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KAI RYSSDAL: Now here's a question that reaches right to the heart of how to stop the financial crisis we are still working through from ever happening again: Who is going to foot the bill for stricter enforcement of Wall Street rules and regulations?
Marketplace's Steve Henn reports.
Steve Henn: So the Obama administration wants to ensure much tougher regulations of all financial services firms and create an entirely new regulatory agency dedicated to protecting you -- the consumer. The problem: How do you pay for it?
Jill Hershey: We are certainly willing to pay our fair share for consumer protection.
Jill Hershey is at the Financial Services Roundtable and represents the biggest banks. She's not a fan of the administration's plan to hike fees on banks that have more than $10 billion in assets. She'd like any increase in fees to hit small banks and big banks alike.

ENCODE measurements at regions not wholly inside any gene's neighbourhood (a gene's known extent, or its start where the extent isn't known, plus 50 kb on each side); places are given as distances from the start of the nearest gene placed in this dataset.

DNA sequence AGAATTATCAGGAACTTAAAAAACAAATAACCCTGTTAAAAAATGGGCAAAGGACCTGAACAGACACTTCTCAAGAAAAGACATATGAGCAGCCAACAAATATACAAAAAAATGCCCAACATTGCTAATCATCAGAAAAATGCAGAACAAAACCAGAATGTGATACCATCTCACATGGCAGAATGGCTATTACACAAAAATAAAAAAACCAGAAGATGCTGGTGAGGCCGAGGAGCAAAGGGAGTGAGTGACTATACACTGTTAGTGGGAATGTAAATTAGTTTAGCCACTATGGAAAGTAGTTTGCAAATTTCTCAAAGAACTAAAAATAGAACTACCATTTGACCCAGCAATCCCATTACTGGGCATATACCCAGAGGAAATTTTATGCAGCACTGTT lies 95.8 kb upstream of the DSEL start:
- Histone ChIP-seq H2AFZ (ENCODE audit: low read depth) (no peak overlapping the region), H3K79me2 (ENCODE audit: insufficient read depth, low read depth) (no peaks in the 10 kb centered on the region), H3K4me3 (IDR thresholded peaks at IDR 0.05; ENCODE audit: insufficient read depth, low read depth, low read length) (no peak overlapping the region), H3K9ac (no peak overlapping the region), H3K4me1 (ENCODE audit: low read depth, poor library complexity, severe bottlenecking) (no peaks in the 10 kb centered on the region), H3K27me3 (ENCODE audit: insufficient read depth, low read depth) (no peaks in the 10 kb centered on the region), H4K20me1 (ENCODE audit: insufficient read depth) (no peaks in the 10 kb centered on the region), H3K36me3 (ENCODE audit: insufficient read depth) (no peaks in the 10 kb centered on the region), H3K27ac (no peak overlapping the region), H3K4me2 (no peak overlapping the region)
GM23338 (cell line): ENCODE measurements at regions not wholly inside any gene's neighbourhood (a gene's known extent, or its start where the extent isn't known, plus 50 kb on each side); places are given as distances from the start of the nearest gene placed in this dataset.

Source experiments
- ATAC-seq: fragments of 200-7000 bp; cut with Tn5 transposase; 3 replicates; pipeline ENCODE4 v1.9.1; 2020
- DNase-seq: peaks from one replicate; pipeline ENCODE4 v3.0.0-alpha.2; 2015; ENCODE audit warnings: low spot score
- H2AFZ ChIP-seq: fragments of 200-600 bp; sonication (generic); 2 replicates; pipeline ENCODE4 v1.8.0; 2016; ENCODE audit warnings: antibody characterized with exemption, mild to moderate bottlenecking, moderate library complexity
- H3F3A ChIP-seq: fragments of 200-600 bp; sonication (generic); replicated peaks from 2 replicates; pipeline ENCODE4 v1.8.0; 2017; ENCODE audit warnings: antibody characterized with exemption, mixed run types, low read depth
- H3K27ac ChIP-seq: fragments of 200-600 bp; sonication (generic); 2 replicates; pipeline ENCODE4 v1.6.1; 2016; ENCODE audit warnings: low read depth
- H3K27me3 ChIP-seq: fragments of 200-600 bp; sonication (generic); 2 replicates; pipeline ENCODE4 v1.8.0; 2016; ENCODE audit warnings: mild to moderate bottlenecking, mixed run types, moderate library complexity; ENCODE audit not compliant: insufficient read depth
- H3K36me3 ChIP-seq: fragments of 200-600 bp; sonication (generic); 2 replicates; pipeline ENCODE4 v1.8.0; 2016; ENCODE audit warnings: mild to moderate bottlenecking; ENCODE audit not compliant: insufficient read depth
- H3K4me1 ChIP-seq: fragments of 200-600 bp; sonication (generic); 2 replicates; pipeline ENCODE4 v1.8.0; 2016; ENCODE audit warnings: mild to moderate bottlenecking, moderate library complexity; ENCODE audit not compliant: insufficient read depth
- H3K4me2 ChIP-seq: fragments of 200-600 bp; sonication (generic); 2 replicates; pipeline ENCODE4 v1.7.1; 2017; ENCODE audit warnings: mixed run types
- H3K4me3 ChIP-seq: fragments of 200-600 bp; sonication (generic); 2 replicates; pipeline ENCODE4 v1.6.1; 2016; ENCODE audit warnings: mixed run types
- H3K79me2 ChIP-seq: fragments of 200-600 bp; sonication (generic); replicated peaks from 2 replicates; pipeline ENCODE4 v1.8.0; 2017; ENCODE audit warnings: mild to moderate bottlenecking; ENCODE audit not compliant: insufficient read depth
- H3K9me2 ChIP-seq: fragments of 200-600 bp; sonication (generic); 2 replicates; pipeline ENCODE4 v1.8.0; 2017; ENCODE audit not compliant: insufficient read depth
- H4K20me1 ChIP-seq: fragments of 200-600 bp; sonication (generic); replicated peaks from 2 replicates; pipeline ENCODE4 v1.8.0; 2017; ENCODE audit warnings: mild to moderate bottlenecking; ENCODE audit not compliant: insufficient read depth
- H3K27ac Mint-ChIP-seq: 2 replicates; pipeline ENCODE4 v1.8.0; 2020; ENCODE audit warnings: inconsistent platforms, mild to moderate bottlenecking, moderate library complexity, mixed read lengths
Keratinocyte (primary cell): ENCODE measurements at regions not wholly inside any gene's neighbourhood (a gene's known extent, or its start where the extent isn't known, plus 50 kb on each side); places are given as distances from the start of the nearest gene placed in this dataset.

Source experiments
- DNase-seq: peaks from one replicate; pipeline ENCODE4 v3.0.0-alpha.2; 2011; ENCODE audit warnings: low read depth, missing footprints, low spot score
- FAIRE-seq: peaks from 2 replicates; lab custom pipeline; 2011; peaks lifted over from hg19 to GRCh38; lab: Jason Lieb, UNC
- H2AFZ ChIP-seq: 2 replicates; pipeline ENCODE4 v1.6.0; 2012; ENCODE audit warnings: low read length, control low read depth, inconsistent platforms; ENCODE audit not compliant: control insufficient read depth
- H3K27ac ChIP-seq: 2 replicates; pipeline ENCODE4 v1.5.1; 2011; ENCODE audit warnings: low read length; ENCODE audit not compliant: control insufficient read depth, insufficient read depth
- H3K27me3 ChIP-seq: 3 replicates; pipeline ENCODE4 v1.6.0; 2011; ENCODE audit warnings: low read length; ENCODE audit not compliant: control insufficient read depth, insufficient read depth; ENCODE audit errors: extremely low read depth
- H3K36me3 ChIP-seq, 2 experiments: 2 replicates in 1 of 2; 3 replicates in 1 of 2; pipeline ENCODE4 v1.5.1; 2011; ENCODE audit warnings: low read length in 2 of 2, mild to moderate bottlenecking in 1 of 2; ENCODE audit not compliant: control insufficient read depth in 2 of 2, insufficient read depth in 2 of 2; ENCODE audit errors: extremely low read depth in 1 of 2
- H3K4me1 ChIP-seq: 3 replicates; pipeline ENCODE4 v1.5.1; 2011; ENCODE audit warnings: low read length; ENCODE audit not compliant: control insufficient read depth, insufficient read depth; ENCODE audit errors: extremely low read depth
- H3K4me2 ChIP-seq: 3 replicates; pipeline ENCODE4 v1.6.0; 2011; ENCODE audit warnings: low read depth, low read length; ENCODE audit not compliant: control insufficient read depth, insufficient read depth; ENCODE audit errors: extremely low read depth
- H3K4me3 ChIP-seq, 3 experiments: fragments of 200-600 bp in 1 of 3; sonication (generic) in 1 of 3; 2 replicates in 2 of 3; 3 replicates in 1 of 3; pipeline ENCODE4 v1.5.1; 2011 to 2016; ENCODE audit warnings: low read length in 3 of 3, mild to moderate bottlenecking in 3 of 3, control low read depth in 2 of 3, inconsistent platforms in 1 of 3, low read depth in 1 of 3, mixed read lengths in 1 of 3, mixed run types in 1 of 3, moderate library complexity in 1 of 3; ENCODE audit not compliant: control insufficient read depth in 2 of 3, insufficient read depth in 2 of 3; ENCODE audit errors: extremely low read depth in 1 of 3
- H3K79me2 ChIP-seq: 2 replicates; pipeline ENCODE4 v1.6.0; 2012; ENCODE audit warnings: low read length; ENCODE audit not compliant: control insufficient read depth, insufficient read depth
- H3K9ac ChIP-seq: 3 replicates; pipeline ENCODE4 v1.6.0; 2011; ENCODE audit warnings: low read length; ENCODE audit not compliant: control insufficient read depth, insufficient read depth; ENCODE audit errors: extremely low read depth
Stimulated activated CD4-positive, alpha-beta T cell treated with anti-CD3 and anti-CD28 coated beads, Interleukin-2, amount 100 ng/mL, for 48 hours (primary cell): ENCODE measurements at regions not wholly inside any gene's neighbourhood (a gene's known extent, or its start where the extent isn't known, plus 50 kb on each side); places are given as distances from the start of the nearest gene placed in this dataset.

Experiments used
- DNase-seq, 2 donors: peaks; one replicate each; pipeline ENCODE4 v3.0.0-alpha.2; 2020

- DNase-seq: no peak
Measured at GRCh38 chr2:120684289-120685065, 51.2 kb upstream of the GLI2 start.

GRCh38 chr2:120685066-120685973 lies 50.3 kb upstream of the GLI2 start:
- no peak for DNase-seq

Hershey: Truly it's a cost of doing business to protect consumers and we are all in that business together.
Not surprisingly, small banks disagree. Cam Fine is at the Independent Community Bankers Association.
Cam Fine: Community Banks didn't cause the train wreck that we are in right now, this financial crisis. So why should they be the ones that should have to pay some disproportionate share to get us out of this mess?
Hershey, the big bank's lobbyist, is willing to accept some blame.
Hershey: Absolutely. Yes, mistakes were made. Having said that, they weren't only made or just made by larger institutions.
She says most of the banks that have failed in the past year have been smaller. But finger pointing aside there is one thing bankers generally agree on: They hate the idea of a new agency dedicated solely to protecting consumers. And they're working together on Capitol Hill to kill that piece of President Obama's banking overhaul.
In Washington, I'm Steve Henn for Marketplace.